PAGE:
cochrane.org
over 3 years ago
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2

Can smoking cessation interventions among adults with pulmonary tuberculosis improve their tuberculosis treatment outcomes? | Cochrane

Do treatments to help people with tuberculosis (TB) of the lungs to stop smoking also improve how they respond to treatment for their TB?  
cochrane.org
over 3 years ago
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Using samples obtained by bronchoscopy to decide how to treat lung infections in people with cystic fibrosis | Cochrane

We reviewed the evidence about whether to use samples obtained by bronchoscopy when deciding how to treat lung infections in people with cystic fibrosis.  
cochrane.org
over 3 years ago
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0

Does adding tiotropium, a long-acting muscarinic antagonist (LAMA), to combination therapy (LABA/ICS) help to control asthma? | Cochrane

Adding the LAMA tiotropium Respimat inhaler to combination LABA/ICS inhaler may reduce the need for rescue oral steroids. A noticeable benefit on quality of life is unlikely, and we couldn't tell if it reduced hospital admissions, but adding tiotropium has some benefit on lung function, asthma control, and non-serious side effects.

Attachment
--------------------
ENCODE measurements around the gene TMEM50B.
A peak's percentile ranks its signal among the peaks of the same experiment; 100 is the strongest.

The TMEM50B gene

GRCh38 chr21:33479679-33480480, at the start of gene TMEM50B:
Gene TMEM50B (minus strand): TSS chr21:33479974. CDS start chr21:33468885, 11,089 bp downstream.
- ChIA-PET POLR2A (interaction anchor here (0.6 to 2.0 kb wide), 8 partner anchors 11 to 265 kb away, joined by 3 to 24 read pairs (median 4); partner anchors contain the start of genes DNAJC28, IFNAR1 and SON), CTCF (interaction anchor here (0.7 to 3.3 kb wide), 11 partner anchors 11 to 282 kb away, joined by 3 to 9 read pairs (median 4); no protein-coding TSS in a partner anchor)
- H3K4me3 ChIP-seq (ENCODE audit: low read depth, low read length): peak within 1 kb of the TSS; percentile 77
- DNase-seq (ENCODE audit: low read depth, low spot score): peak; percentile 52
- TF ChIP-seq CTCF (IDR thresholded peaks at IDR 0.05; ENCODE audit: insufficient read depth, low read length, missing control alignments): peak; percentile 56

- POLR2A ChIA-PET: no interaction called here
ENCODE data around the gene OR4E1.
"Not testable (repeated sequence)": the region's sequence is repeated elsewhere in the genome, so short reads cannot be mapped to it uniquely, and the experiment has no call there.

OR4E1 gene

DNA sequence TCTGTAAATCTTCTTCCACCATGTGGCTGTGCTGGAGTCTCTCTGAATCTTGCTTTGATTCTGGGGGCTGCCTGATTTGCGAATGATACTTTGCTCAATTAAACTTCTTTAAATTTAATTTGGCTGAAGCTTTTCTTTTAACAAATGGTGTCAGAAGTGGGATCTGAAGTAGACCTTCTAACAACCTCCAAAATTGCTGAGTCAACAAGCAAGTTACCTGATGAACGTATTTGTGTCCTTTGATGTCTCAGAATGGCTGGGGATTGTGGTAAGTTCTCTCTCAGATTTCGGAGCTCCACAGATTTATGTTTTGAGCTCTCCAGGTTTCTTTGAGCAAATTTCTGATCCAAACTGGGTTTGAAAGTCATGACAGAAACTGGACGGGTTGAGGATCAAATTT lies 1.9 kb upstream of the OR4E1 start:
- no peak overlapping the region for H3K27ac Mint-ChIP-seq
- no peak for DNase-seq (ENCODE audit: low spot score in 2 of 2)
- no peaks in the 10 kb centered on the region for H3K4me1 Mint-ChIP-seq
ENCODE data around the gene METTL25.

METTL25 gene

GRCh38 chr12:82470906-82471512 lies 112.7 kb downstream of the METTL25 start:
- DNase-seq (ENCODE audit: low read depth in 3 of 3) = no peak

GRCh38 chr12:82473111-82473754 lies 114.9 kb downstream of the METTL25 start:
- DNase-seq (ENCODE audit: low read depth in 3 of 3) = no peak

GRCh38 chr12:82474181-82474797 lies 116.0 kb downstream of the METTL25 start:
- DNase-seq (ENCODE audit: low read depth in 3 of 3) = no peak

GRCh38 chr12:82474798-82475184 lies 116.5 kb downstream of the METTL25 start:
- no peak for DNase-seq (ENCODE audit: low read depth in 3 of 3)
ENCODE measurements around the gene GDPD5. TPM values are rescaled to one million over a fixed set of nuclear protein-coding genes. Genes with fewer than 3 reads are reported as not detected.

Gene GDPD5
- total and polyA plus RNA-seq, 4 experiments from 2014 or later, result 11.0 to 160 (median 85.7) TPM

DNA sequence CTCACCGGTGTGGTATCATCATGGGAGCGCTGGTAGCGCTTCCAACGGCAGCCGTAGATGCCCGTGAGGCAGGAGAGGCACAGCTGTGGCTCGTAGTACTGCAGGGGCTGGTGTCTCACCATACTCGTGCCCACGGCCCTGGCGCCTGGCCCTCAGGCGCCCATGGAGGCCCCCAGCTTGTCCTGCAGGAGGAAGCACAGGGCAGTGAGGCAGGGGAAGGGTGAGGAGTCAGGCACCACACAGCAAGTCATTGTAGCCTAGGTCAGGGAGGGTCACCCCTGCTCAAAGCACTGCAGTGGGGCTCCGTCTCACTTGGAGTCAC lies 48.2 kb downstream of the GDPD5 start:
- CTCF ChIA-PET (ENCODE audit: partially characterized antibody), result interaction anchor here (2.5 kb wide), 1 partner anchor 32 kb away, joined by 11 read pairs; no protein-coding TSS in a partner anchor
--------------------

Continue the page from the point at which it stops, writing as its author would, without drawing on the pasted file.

cochrane.org
over 3 years ago
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2

Inhaled non-steroid anti-inflammatories (NSAIDs) for children and adults with bronchiectasis | Cochrane

People with bronchiectasis experience chronic inflammation of the lungs. Anti-inflammatory effects of inhaled non-steroid anti-inflammatory drugs (NSAIDs) may be beneficial for patients with bronchiectasis. However, short-term and long-term benefits in adults and children must be investigated, in addition to potential side effects of NSAIDs used over the long term.  
cochrane.org
over 3 years ago
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0

Prenatal Vitamin D Has a Weak Effect on Wheezing

Women did not significantly reduce the risk of wheezing in their children by taking vitamin D during their pregnancies in two new studies, but they did reduce the risk for some other lung problems.  
medscape.com
over 3 years ago
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Imaging Case of the Week 188 Answer

The chest x-ray exhibits a well circumscribed opacity in the left upper lobe with ‘popcorn’ calcification. This is a feature of pulmonary hamartoma, which is a benign neoplasm of the lung.  
emergucate.com
over 3 years ago
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LUNG US AND BNP

A small study in Ann Intensive Care reminds me that lung ultrasound is  good at detecting heart failure and differentiating against other causes of acute dyspnoea.  
scancrit.com
over 3 years ago
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0

Imaging Case of the Week 188

The following chest x-ray is from a 68 year old with history of chest pain. What abnormality can be seen in the left lung field?  
emergucate.com
over 3 years ago
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Imaging Case of the Week 187 Answer

The chest x-rays shows an expanded medial end of the right clavicle with irregular margins. The lung fields and rest of the bony skeleton appears normal.  
emergucate.com
over 3 years ago